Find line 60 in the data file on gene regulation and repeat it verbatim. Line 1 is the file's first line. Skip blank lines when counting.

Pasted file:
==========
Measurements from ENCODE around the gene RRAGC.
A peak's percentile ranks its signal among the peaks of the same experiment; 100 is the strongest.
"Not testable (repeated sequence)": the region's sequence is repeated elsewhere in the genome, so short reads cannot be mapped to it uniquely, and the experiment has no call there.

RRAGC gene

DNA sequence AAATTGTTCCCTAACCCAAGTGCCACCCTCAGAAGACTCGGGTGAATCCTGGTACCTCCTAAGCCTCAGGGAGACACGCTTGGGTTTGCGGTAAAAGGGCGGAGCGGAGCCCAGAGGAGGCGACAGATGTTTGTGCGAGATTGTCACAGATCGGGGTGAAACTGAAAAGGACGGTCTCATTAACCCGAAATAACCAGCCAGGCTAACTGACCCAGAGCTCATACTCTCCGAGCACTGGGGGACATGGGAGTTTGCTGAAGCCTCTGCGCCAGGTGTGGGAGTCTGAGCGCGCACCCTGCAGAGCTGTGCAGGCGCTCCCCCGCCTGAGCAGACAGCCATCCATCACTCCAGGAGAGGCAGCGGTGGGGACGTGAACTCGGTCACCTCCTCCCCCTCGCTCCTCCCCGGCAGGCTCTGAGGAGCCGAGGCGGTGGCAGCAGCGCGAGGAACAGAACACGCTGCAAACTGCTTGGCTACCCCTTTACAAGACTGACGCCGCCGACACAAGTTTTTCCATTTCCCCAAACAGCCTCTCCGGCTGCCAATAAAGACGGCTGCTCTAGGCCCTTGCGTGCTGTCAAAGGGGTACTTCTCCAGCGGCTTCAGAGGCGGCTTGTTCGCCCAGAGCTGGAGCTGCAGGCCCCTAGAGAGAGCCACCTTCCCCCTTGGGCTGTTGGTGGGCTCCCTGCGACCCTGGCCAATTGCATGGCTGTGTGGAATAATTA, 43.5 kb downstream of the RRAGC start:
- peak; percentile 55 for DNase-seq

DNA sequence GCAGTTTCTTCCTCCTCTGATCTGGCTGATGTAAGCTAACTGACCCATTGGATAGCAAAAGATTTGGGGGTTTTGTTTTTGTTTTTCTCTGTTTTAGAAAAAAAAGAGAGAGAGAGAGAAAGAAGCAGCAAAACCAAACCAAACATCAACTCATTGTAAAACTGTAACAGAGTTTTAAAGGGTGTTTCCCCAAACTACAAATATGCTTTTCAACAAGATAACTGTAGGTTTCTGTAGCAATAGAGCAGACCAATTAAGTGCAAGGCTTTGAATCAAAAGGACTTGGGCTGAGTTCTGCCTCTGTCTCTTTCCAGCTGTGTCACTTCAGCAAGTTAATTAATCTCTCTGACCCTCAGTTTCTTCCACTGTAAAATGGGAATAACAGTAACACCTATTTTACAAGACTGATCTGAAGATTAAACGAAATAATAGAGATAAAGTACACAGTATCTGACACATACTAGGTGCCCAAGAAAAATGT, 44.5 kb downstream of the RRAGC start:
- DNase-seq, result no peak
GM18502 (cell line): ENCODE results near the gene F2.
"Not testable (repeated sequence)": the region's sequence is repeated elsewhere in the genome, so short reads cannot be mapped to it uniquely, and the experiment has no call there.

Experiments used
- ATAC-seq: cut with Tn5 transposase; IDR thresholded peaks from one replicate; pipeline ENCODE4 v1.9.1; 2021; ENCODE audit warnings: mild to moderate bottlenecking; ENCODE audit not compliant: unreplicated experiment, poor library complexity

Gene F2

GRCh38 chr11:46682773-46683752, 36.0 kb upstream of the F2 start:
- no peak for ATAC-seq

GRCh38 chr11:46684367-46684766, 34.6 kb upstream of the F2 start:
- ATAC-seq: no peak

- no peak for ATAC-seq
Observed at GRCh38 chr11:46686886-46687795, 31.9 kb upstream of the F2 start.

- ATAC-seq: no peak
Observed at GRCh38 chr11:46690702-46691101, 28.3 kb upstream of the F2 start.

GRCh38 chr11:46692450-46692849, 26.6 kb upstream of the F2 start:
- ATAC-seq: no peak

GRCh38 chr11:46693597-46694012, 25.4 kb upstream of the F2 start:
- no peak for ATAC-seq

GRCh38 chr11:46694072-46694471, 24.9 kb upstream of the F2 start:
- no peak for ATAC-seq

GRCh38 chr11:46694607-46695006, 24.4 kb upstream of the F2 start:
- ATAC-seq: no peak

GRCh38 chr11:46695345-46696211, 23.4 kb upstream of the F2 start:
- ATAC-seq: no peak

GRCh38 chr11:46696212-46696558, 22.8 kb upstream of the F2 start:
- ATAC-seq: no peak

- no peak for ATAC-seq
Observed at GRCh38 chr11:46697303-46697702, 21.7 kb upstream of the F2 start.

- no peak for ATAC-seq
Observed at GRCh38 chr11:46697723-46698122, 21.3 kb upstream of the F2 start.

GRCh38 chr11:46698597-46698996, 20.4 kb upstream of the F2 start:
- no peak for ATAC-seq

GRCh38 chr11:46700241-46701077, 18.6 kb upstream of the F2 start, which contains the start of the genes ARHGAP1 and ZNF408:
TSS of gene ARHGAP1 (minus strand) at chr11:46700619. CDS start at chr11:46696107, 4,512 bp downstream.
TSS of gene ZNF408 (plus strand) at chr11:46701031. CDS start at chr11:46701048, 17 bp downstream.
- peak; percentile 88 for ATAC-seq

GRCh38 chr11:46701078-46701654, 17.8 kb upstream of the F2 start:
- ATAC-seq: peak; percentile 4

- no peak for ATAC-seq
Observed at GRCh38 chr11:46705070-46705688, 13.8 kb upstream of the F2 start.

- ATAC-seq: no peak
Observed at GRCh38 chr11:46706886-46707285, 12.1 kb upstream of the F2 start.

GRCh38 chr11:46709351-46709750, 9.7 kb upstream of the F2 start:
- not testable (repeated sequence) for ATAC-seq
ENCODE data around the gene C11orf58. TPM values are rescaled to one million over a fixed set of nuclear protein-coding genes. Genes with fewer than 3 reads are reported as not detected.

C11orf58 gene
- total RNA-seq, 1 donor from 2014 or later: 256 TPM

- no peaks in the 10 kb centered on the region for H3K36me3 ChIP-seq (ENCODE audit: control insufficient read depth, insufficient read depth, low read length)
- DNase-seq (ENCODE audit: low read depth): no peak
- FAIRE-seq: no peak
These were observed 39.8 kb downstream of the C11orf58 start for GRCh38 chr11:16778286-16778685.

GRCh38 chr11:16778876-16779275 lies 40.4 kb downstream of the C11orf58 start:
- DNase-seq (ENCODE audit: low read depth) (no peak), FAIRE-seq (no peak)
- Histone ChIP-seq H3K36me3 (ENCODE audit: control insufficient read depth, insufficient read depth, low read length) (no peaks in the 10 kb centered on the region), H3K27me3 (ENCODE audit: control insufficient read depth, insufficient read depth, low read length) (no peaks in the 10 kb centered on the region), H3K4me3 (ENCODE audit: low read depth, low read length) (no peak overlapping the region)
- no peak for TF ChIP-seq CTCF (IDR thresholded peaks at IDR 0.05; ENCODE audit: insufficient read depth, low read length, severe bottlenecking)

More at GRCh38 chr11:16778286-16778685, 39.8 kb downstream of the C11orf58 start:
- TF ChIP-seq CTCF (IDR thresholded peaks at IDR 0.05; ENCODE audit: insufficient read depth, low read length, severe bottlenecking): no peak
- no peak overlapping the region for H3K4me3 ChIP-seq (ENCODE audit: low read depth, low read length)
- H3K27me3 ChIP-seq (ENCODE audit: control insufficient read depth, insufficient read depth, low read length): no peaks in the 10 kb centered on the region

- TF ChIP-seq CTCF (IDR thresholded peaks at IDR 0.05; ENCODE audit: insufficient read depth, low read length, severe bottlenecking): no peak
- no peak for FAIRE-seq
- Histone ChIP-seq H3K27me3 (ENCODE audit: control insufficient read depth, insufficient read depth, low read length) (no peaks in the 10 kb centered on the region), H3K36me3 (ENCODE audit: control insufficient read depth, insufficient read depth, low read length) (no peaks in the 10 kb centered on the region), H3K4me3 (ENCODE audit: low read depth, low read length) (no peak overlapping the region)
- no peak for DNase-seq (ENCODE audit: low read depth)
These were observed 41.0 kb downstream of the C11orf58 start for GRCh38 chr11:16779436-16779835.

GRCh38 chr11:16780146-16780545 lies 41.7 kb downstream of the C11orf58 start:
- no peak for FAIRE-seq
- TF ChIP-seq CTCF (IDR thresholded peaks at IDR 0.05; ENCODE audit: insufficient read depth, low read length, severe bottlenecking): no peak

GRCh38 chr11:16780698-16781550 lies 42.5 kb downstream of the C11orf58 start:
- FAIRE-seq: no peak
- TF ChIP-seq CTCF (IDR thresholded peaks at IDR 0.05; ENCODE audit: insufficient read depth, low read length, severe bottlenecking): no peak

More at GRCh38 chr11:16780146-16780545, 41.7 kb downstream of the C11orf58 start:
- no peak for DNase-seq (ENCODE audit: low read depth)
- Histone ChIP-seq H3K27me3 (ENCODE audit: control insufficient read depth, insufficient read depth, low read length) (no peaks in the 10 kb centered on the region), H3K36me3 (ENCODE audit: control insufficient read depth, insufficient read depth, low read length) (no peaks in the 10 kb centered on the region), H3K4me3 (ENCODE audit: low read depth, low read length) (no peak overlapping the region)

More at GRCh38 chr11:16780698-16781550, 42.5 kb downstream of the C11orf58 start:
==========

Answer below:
- DNase-seq (ENCODE audit: low read depth) (no peak), FAIRE-seq (no peak)